- Music Reviews
- October 31, 2017
The Tribute Concerts (Bear Family Records). Review by James Mann.
James Mann finds that even he thinks his musical soundtrack to 2005 was weird.
James Greene Jr. gathers highlights from the most recent trial of the still-very-young century.
Carl F Gauze selects the 19 most important public figures to pass away in the last 12 months. Sad — but true!
In the aftermath of Katrina, James Mann wonders if the government, the people — anyone — has learned anything useful lately. Listen up and think about it.
Our normally cheerful editor, James Mann, is cranky on the subject of public noise pollution masquerading as nostalgia.
Hunter S. Thompson took his life Sunday. James Mann shows what America and the world has lost.
“Oh, the albums I wish I had reviewed…” says Rob Walsh, Ink 19’s overworked reviews editor.
‘Big Oil’ has slowly taken us on a cultural down-hill slide in more ways than one. We’ve come to accept the idea of every customer working for them. Like any most any behemoth, give them enough rope, they’ll eventually hang themselves in front of some of us, like they did in front of David Whited.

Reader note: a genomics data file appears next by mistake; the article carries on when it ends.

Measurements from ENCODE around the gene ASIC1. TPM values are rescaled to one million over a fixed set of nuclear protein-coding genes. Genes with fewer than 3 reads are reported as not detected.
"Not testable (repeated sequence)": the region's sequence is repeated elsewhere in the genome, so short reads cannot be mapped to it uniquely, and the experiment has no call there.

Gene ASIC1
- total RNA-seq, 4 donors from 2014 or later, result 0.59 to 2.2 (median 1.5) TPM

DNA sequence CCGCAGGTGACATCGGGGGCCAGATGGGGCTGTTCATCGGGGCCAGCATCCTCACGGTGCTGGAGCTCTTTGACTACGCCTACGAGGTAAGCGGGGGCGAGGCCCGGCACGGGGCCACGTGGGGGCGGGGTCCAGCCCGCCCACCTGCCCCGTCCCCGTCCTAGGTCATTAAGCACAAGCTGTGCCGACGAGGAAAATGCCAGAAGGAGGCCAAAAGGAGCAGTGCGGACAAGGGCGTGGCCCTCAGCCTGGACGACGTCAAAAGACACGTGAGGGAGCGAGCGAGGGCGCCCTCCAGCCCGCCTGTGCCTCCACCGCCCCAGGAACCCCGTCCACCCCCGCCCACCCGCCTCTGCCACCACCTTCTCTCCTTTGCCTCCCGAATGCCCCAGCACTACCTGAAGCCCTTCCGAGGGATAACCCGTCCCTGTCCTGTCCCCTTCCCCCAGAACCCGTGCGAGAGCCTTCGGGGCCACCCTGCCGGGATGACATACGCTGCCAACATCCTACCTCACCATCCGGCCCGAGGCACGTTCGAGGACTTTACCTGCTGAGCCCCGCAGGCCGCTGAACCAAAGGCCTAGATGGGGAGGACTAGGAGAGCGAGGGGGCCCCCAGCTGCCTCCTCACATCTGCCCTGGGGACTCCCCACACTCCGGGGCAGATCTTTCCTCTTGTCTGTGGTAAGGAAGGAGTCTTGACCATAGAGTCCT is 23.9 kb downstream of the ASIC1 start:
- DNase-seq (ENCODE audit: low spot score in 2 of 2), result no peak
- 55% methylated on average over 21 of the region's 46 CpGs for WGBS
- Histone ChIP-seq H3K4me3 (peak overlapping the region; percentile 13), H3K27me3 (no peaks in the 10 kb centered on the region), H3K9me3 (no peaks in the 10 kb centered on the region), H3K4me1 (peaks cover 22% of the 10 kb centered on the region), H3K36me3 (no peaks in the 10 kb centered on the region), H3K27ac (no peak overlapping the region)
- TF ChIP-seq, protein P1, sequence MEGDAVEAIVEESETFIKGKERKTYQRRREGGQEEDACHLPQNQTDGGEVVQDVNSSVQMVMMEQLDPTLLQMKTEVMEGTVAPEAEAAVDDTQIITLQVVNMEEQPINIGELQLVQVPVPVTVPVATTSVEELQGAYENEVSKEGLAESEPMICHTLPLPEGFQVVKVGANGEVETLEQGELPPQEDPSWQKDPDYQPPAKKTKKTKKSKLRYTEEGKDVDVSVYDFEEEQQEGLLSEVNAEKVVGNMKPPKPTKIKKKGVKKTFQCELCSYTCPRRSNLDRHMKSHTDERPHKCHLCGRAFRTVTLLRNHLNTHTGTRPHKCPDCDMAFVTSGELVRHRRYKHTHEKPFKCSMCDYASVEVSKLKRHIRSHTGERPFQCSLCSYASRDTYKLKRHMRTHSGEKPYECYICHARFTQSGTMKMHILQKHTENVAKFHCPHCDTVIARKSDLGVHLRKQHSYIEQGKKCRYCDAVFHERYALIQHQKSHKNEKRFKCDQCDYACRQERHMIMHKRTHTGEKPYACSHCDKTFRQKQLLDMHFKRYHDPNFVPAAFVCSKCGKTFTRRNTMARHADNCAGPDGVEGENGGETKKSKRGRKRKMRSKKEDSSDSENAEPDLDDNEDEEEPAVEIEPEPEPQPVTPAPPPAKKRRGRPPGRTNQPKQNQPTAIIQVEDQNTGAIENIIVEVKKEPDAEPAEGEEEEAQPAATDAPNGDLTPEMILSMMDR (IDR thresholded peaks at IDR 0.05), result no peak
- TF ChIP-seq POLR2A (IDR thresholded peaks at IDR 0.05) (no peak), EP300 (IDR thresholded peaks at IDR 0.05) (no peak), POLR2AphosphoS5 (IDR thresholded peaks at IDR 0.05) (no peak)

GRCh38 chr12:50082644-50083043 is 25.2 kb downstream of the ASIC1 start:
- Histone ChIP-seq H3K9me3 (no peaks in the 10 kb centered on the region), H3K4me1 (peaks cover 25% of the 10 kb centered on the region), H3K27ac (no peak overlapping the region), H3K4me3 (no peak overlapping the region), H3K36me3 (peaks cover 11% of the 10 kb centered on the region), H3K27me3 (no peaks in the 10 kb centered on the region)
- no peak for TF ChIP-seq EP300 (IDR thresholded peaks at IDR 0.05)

Now that the lights are on and the popcorn’s been swept off the floor, Rob Levy reflects on the year in films.
So maybe it doesn’t all fall on the same calendar. It all still merits a mention, or so James Mann thinks.
Are there really 19 ways to use a CD that you just don’t like? Tim Wardyn thinks so.
Pop gems, nostalgia, stars, retro-dance, electric disco, New Wave, alternative, and Broadway. Yes, Virginia, this is Ben Varkentine‘s list of great albums for 2004.
Listmania continues, with Rob Levy‘s Top 19 albums for 2004.
Millions of people died in 2004. Carl F Gauze picks his 19 favorites.
A visit to the Erotic Muesum reveals an electic view of sexuality. Carl F Gauze maintains his composure.
James Mann watches the WB’s The Surreal Life and gets entirely too worked up. Chill, dude.
The Lord of the Rings: The Return of the King, Finding Nemo, and… you mean there were other movies released in the theaters, on DVD, or shown on cable last year? Ben Varkentine insists that this is so.
The year 2003 isn’t officially over until we’ve had Gail Worley’s picks from the mountain of interviews she did over those twelve months. It’s a rock zeitgeist!
For a brief while, James Mann puts the old 78s down and clues us in on those few things he liked in 2003 that weren’t around in 2002.